CFP: “Still Walking, Still Sleeping, Still Life: Slow Aesthetics and the Moving Image” U
Updated: Oct 27, 2020
“Still Walking, Still Sleeping, Still Life: Slow Aesthetics and the Moving image” 12th Annual Graduate Student Conference of the Department of Cinema and Media Studies at the University of Chicago April 22-23, 2016
Submission Deadline: January 15, 2016
Still Walking, Still Sleeping, Still Life: Slow Aesthetics and the Moving Image
12th Annual Graduate Student Conference of the Department of Cinema and Media Studies at the University of Chicago
April 22-23, 2016
Reva and David Logan Center for the Arts
Keynote Speaker: Dr. Jean Ma, Associate Professor of Art and Art History, Stanford University.
“Cinema, like no other art, widens, enhances, and concentrates a person’s experience—and not only enhances it but makes it longer, significantly longer. That is the power of cinema.”
— Andrei Tarkovsky
These words by the celebrated Russian filmmaker Andrei Tarkovsky elegantly capture a tendency that has gained prominence in art cinema over the past thirty years, which has seen filmmakers across the globe embrace an aesthetics of slowness in order to test the power of cinema to stretch, heighten, and otherwise transform our experience of time. Dubbed “slow” or “contemplative,” this body of work is broadly characterized by the deployment of extremely long-takes, stillness, inexpressive acting styles, sparse and decentered narratives (or lack thereof), and minimal and repetitive soundtracks. To date, the discourse surrounding these films has situated slow cinema as the culmination of the aesthetic project of post-war European art cinema. Drawing heavily on André Bazin’s work on neorealism and its reinvention by Gilles Deleuze (via Henri Bergson), such accounts tend to treat “slowness” as a constant, resulting in a neglect of how slow aesthetics are transformed by their specific historical, geopolitical, and cultural production contexts. But is slowness in fact a universal aesthetic quality, or might it be better theorized as a quality that is always contextual?
This conference seeks proposals for 20-minute conference papers. We welcome papers that engage with the contextual, circumstantial valences of slowness in order to expand upon, complicate, and inflect the discussion of slow cinema with a more particular, local, and historically-informed perspective. How does the durational aesthetic mediate different historical and ontological forms of temporality (geopolitical, machinic, ecological)? How is slowness transformed by different geographical and institutional sites of exhibition (transnational festivals, galleries, the classroom, etc.)? How does the slowness of the camera intersect with the slowness of bodies it represents? What politics might emerge from this treatment? Moreover, how does the slowness of global art cinema intersect with, draw from, and/or influence the slow aesthetics of other artistic practices (e.g. music, dance, video) and philosophical traditions?
To this end, in-depth studies and new approaches to filmmakers associated with slow cinema are welcomed, as are papers concerned with objects that push the limits of “slowness” and the “cinematic” (ex. video and gallery film, animation, video games).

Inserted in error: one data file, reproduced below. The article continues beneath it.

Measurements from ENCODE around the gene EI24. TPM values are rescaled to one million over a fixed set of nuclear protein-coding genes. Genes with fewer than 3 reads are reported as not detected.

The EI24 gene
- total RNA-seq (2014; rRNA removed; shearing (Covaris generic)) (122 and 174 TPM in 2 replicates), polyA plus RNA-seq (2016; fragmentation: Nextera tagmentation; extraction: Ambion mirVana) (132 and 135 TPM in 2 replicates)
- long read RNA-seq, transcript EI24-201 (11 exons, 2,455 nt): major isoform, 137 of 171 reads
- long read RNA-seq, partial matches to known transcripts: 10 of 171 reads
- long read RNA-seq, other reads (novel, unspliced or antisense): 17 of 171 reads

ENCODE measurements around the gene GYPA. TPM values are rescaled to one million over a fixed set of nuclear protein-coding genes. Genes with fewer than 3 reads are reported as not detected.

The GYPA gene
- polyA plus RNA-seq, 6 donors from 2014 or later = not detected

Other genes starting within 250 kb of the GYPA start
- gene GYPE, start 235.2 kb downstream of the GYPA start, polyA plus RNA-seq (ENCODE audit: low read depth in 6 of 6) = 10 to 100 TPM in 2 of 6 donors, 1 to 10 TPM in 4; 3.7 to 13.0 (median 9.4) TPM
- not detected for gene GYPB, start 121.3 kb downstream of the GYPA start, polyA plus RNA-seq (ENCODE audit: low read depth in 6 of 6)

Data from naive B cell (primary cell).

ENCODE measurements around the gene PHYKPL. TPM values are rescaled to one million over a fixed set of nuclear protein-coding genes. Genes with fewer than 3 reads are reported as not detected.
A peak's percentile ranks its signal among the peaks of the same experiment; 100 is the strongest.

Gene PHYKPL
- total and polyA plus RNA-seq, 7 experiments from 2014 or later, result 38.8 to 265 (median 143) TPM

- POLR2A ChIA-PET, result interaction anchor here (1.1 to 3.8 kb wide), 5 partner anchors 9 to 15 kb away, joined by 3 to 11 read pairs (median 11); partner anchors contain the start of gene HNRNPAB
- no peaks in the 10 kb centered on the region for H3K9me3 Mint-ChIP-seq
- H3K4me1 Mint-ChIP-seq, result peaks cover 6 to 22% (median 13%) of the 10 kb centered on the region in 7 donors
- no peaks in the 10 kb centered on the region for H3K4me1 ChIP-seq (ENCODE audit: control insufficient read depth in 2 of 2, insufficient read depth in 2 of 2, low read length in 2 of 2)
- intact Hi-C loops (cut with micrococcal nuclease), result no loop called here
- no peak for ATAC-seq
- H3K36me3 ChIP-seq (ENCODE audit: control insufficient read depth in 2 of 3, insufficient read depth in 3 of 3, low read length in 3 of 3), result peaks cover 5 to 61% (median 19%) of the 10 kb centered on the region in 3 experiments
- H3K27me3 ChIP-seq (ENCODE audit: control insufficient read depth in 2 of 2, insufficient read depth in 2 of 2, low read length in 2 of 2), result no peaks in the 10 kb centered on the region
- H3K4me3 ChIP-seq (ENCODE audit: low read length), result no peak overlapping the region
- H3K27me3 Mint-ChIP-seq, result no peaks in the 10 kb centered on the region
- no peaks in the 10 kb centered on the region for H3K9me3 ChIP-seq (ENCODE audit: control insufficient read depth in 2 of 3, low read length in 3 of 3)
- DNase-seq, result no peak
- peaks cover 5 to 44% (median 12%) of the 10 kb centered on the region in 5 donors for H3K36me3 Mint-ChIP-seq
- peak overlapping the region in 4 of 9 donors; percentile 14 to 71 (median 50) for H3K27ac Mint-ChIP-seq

Potential topics may include (but are not limited to):
– What formal qualities and devices constitute slowness (e.g. tableau, camera movement, scales of framing)? How might these films radicalize the formal repertoire of post-war realism? How might camera movement, sound, photographical inserts, freeze-frame, and slow motion ask us to revise our understanding of slow aesthetics in the moving image?
– Charting new lineages of slow cinema. How do recent examples of slow cinema complicate the traditional account of slowness as emergent from European art cinema? How do local temporalities and situated histories individuate the various “slow” cinemas of the international art film scene?
– Extra-cinematic lineages of slow aesthetics, for example, from music, painting, dance, and performance.
– Slow aesthetics in popular genres such as comedy (Songs from the Second Floor) melodrama (Climates), and horror (The Isle, Trouble Every Day), martial arts (Ashes of Time), and science fiction (Stalker).
– Slow sound: what might an acoustic perspective on slow aesthetics look (sound) like?
– Slowness and the human body (tired, bored, aged bodies).
– The posthuman and ecological politics of slowness, or, alternatively, slowness as an anthropocentric conceit (especially in landscape film).
– How does slowness intersect with conceptual categories like boredom, abstraction, and violence?
– Slowness outside the black box (ex. durational aesthetic in the gallery, slow video games, slow cinema on the net, and other exhibition sites).
– Case studies of “slow” auteurs: Pedro Costa, Nuri Bilge Ceylan, Lav Diaz, Lisandro Alonso, Amat Escalante, Carlos Reygadas, Bela Tarr, Albert Serra, Apichatpong Weerasethakul, Abbas Kiarostami, Hou Hsiao-hsien, Naomi Kawase, Tsai Ming-liang, Bruno Dumont, Cristian Mungiu, Cristi Puiu, Gus Van Sant, Kelly Reichardt, Fred Kelemen, Theo Angelopoulos, etc. Or case studies of slowness outside of the usual canon of auteurs.
– How to teach slow cinema? How can slowness be conveyed in a limited time period, as in a classroom or conference presentation? How to prepare students and audiences for the exhibition of slow cinema?
Please send an abstract (250-300 words) to co-chairs Katerina Korola, Pao-Chen Tang, and Zain Jamshaid at firstname.lastname@example.org by January 15, 2016. Participants will be notified by mid-February.